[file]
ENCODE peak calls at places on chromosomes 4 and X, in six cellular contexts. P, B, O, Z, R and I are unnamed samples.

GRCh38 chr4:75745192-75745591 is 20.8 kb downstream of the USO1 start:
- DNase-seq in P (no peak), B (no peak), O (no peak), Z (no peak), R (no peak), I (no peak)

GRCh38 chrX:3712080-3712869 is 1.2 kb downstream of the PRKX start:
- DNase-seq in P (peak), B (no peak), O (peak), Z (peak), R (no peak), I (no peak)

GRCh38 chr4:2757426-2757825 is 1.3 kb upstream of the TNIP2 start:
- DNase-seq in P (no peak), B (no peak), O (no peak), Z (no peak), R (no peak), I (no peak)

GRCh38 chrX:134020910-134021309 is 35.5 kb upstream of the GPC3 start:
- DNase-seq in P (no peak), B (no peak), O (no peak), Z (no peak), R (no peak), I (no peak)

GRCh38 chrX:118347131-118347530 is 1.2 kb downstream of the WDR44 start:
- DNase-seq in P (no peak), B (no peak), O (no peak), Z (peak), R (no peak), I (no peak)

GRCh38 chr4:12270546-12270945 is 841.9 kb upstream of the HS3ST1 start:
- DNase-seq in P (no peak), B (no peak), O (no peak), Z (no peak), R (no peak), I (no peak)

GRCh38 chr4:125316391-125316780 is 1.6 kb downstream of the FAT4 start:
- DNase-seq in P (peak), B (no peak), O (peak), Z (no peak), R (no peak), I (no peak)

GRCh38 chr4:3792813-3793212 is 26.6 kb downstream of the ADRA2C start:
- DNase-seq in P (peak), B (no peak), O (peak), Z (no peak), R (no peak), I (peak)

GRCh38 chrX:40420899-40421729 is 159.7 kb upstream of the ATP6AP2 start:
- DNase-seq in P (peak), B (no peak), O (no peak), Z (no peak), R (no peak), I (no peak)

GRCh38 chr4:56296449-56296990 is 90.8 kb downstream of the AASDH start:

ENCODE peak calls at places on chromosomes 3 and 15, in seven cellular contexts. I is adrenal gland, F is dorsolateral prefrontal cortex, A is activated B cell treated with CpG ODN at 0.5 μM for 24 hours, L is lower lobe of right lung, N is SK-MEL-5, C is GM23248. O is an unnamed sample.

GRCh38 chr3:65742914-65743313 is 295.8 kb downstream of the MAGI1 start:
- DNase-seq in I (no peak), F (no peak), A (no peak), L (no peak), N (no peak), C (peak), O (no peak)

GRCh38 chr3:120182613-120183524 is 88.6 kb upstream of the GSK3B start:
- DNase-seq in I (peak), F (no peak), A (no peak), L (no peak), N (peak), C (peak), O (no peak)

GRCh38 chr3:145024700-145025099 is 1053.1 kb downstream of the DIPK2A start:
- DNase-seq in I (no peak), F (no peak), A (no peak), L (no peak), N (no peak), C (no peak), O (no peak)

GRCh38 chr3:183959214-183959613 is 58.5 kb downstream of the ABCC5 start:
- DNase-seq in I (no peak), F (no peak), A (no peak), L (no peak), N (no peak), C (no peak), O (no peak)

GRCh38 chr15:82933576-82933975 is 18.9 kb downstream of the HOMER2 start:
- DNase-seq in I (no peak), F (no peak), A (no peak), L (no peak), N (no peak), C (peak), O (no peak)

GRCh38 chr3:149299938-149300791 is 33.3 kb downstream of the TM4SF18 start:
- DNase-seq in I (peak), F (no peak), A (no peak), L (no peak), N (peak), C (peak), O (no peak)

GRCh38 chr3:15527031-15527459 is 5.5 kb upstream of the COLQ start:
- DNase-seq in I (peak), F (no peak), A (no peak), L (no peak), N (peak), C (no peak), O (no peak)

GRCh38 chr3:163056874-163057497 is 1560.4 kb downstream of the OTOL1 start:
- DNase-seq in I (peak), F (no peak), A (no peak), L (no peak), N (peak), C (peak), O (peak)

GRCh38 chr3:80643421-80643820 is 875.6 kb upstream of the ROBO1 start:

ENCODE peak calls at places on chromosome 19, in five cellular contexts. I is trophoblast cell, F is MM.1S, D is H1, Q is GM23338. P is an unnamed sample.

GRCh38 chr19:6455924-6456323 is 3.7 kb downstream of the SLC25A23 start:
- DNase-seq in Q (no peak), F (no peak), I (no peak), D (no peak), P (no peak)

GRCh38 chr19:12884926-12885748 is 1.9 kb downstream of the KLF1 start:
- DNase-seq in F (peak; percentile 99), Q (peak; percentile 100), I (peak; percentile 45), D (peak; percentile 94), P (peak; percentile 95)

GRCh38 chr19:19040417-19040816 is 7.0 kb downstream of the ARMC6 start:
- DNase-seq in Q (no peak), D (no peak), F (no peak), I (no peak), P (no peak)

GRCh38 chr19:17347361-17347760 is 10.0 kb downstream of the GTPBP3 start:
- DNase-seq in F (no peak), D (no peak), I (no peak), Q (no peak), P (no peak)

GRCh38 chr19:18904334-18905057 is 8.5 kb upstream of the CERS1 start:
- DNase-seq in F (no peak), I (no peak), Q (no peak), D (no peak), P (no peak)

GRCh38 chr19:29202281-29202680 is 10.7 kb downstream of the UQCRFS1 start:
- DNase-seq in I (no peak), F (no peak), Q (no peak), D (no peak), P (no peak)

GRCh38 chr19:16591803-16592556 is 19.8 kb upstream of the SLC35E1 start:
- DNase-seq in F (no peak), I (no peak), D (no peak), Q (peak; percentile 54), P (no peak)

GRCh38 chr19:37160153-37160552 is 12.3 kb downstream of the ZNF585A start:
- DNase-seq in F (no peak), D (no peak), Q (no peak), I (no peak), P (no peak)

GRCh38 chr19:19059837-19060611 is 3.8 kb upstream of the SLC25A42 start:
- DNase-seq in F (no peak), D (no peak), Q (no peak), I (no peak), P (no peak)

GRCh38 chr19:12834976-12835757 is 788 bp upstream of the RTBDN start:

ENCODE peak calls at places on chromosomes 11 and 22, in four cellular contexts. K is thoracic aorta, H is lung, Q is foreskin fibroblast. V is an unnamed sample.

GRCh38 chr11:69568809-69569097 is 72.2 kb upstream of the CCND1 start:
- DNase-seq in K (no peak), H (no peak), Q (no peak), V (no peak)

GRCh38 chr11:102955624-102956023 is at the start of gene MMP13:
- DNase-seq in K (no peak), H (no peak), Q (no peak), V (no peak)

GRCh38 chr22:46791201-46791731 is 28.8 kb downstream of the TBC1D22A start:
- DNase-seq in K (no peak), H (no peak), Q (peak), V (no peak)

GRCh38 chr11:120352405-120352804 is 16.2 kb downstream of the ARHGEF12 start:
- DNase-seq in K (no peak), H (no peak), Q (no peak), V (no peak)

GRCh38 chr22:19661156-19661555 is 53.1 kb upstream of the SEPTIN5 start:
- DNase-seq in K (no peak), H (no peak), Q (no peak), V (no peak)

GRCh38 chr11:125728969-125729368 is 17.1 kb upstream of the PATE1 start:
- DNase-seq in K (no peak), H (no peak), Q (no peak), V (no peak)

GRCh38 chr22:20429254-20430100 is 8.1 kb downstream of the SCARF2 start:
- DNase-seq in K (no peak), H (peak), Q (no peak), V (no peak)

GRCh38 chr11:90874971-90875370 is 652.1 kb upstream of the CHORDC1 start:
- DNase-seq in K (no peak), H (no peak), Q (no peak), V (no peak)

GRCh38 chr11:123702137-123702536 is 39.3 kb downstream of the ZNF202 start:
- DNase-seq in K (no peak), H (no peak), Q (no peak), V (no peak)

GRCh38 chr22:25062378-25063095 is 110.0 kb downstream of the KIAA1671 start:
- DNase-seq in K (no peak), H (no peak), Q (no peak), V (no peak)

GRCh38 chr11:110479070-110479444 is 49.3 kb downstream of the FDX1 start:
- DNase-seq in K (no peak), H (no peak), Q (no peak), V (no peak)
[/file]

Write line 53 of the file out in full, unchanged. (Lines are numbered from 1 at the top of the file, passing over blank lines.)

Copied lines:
- DNase-seq in F (no peak), I (no peak), D (no peak), Q (peak; percentile 54), P (no peak)